When you buy something using this page, we may earn a small affiliate commission. The Los Angeles Times newsroom was not involved in the creation of this content.

Best Credit Cards with No Annual Fee for 2023

Compare cards that don't charge yearly fees
  • Discover which credit cards do and don’t have annual fees
  • See whether a no-annual-fee card is right for you
  • Find out why some cards have annual fees and others don’t
  • Get advice from our credit experts on which card best suits your needs
Product Hero Image
Holly D. Johnson - Contributor Updated: 1 February 2023 10 Min Read
Reviewed By Bestcovery - Editorial Team
Why Trust Us?

If you are interested in a money-saving, credit-building card, you may want to start by opening a credit line that doesn’t charge annual fees. This allows you to establish credit while also earning rewards — all without having to pay expensive fees year after year.

Since many no-annual fee cards offer opportunities to earn points or cash-back, you can reap similar benefits as you would from a premium card. However, credit cards with no annual fee often offer lower rewards rates than their expensive counterparts.

While most annual fee cards require good credit history, it can be relatively easy to qualify for one.

Our picks for the best no annual fee credit cards

Best Credit Cards with No Annual Fee

Learn more about your credit card options
Product Hero Image
Advertiser Disclosure

Chase Freedom Flex℠

Best Overall Credit Card with No Annual Fee

Why we like it

It’s hard not to take advantage of the variety offered by the Freedom Flex. Most cash reward cards use either specific bonus categories, flat rates on all purchases, or rotating bonus categories. This no annual fee card combines all of these different offers, giving you plenty of ways to maximize your rewards.

Chase Freedom Flex℠ is perfect for optimizers who can stay on top of the reward structure. If you want a no-maintenance card, this may not be the right option for you. Rotating bonus categories can see high cash back rewards, but you need to keep track of rotations every three months.  If you are willing to activate bonus categories every quarter, the Chase Freedom Flex℠ rewards you handsomely.

This is also one of the few no-fee cards that offer a $200 cash bonus if you spend $500 within the first 90 days of account opening.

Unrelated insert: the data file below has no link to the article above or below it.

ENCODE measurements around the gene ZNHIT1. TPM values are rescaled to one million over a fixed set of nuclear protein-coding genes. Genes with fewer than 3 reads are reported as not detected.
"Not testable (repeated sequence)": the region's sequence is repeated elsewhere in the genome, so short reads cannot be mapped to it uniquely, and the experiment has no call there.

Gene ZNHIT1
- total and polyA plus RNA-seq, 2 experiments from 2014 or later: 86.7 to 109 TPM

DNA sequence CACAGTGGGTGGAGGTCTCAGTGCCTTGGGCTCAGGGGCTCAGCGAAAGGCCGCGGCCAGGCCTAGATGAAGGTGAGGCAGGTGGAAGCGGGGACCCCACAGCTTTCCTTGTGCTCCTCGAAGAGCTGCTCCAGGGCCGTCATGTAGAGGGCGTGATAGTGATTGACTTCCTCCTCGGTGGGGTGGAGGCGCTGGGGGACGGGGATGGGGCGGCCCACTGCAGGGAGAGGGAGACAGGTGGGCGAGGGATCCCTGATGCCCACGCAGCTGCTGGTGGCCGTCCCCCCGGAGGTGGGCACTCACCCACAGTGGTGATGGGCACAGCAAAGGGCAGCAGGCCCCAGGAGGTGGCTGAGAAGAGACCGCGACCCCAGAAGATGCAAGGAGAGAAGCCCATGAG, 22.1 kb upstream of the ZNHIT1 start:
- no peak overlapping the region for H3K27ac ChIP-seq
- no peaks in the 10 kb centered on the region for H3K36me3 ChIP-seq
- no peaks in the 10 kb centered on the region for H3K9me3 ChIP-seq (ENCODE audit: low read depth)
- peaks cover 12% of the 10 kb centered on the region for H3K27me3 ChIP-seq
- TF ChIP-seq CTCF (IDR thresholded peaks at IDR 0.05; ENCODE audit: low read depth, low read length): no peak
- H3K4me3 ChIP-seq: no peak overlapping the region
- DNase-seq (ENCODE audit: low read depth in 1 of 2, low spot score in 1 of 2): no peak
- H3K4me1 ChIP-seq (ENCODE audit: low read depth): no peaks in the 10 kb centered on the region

Chase Freedom Flex℠

PROS

  • Great rewards categories
  • Trip cancellation insurance
  • Cell phone insurance

CONS

  • Foreign transaction fees
  • Limited 5% cash back in categories
  • Must activate categories every quarter

Earning rewards

We love the rewards that come with the Chase Freedom Flex℠. You can earn 5% cash back on eligible purchases at grocery stores (not including Walmart or Target) up to $12,000 in the first year.

Additionally, you can look forward to 5% cash back up to $1,500 in eligible purchases in activated categories every quarter. Travelers can get 5% back on travel, as well as 3% cash back when dining out, including delivery services and takeout, 3% cash back on purchases in drugstores, and 1% on other eligible purchases.

The intro APR is 0% for the first 15 months of account opening, and you can take advantage of 0% balance transfer fees for 15 months. After that period, the rate is 3% or $5, whichever is greater.

Bank of America® Travel Rewards Credit Card

Best for Travel Rewards

Why we like it

The Bank of America Travel Rewards credit card makes tracking rewards easy on the cardholder by offering 1.5 points for every dollar you spend on all purchases. As far as flat-rate rewards go it may not be the highest, but it’s still a solid reward for a credit card with no annual fee and no categories to keep track of. You can increase your rewards rate by being a member of Bank of America’s Preferred Rewards program.

We like this card for traveling because points earned can be redeemed for statement credits towards flights, vacation packages, hotels, rental cars, cruises, and even baggage fees. If you’re looking for a no annual fee travel card with upscale perks, it does offer access to the Visa Signature Hotel Collection and concierge services.

Bank of America® Travel Rewards Credit Card

PROS

  • Low introductory APR
  • 25%-75% cash back on purchases for Preferred Rewards members
  • Unlimited rewards points on all other purchases

CONS

  • No bonus categories